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Laws on House in Multiple Occupation
An HMO (a house in multiple occupation) is a house occupied by three or more tenants who aren’t part of the same family. This is common practice amongst landlords, who are able to turn a greater profit the more people they let the house out to – often across a string of properties listed via an online property agent. Some properties are built with an HMO in mind. Some, need work to be done to them so as to make the property legal to rent to three or more tenants.
Coming into effect in October 2015, HMO licensing is now required on all properties with multiple occupants of three or more, particularly if they share facilities such as the kitchen or bathroom. It’s worth checking your scenario with local authorities, but in most cases, you will need to apply for an HMO license – even if you only meet a few of the selected criteria.
HMO Room Sizes
Landlords must adhere to minimum room sizes for an HMO. This is to ensure tenants have enough living space. For any room with a floor area less than 4.64, the landlord must notify local council authorities. Any room within an HMO with a sleeping area used by someone over 10 years old must be 7.51 square metres or above. If two people are sleeping there, the area must be equal to or above 10.22 square metres. Any room with an area less than 4.64 square metres must not be used to sleep in. Further details are also available via your local council authority’s website.
If you’re planning to convert your property to an HMO, you’ll be visited for an assessment by the Housing Health and Safety Rating System within five years of completion, to check the work over. You may have to address any faults in the property immediately.
Converting rooms can be costly and time consuming. Spare rooms may be converted to bedrooms, storage spaces to toilets and walls built or moved to accommodate the sizing regulations. This is major renovation, so always ensure you’ve planned and budgeted correctly. If you’re planning to convert an attic or a garage space into sleeping accommodation, you may also have to apply for planning permission.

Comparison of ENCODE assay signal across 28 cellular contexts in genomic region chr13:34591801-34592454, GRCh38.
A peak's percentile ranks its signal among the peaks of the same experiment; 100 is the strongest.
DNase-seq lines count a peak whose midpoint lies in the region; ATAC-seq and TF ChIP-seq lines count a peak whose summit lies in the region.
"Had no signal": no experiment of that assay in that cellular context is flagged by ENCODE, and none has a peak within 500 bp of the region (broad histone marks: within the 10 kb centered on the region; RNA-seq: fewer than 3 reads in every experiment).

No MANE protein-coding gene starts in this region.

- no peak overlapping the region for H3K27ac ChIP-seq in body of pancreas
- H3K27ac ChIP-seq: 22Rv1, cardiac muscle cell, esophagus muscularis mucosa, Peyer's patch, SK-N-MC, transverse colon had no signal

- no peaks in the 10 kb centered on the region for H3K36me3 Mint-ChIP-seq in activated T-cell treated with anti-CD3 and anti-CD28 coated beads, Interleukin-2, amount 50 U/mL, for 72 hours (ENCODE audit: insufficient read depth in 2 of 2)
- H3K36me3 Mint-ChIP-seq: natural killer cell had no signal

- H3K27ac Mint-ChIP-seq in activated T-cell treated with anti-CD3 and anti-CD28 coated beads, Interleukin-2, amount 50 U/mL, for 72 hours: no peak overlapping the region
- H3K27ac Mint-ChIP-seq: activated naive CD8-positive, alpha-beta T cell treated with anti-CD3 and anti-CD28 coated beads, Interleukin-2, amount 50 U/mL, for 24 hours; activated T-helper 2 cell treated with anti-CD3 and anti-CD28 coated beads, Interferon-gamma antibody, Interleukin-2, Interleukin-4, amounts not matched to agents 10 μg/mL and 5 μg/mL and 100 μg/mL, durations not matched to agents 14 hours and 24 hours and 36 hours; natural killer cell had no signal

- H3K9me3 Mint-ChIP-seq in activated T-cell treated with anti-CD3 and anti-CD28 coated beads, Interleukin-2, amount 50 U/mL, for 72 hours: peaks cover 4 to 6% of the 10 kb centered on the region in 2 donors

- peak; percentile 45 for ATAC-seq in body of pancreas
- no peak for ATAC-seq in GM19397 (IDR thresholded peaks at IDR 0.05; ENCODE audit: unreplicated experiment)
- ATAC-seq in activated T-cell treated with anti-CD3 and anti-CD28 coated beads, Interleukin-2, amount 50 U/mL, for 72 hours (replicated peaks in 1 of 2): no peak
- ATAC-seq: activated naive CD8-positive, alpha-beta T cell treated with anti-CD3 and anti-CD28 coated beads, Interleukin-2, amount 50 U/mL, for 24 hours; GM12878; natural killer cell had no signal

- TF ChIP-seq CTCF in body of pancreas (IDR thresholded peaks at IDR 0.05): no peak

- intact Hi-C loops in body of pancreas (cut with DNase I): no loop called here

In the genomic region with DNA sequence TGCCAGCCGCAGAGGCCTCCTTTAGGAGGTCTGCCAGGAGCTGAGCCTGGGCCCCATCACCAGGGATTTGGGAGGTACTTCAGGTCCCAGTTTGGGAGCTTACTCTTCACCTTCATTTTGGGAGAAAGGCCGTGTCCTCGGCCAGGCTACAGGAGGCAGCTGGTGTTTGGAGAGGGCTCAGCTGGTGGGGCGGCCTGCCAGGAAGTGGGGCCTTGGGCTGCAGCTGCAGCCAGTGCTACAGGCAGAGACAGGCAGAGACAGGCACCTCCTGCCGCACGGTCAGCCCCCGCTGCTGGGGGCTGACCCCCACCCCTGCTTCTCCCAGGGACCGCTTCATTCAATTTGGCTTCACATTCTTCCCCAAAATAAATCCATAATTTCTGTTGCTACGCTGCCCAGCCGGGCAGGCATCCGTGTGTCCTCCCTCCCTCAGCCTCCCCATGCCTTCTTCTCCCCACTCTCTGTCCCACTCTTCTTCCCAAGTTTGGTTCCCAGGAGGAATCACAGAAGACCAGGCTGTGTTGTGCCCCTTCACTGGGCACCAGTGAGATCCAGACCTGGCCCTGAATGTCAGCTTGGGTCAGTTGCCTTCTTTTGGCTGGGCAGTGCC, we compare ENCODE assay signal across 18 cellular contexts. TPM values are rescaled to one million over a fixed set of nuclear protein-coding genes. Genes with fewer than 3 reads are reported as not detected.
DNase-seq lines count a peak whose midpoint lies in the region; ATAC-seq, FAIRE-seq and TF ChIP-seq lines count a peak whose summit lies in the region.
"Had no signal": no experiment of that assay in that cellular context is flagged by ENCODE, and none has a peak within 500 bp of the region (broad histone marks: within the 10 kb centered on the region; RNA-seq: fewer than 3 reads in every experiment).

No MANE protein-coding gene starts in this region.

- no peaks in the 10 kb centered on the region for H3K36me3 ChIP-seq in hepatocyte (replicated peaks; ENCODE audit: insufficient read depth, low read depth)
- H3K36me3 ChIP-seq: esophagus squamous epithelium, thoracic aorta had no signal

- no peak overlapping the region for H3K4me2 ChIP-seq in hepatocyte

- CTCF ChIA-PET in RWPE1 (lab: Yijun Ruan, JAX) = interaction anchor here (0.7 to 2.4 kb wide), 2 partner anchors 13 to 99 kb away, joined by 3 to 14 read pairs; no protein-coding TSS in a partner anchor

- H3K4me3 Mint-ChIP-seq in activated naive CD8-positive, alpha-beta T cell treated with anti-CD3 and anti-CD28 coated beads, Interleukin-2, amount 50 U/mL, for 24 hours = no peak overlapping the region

Some of the best properties for HMO conversion are Victorian terraced houses, as they often come with a great dal of space and reception rooms which fit the sizing guidelines and can be converted easily. Although beware, many renters could be put off by the fact that the property doesn’t have a living room, should you want to convert it into a bedroom.
HMO Safety Regulations
This is one of the key elements of an HMO. Fire safety is one of the main elements of the license, and smoke alarms as well as Carbon Monoxide detectors must be installed. Plus, your local council will need to be presented with the a declaration that they are in safe condition. Gas Safety checks must be carried out on the property by an accredited engineer as well as an Electrical Installation Condition Report (EICR) and test certificates for your appliances.
Fire doors may also need to be installed, with clear signs marking them out, as well as making sure the exits are free from any forms of obstruction. Tenants will also need to be given a sheet detailing what to do in the event of a fire. Emergency lighting for fire safety will also be needed. Lastly, each bedroom door should have its own lock.
When it comes to defining if the property is fit for human habitation, via the Homes (Fitness for Human Habitation) Act 2018, you’ll need to check for issues such as damp, ventilation, overcrowding, poor drainage and a constant water supply. The safety checks for an HMO are rigorous, but once up and running, will ensure both your property and your tenants are safe and that the house itself is legal to rent to multiple tenants, earning you more money in the long run.
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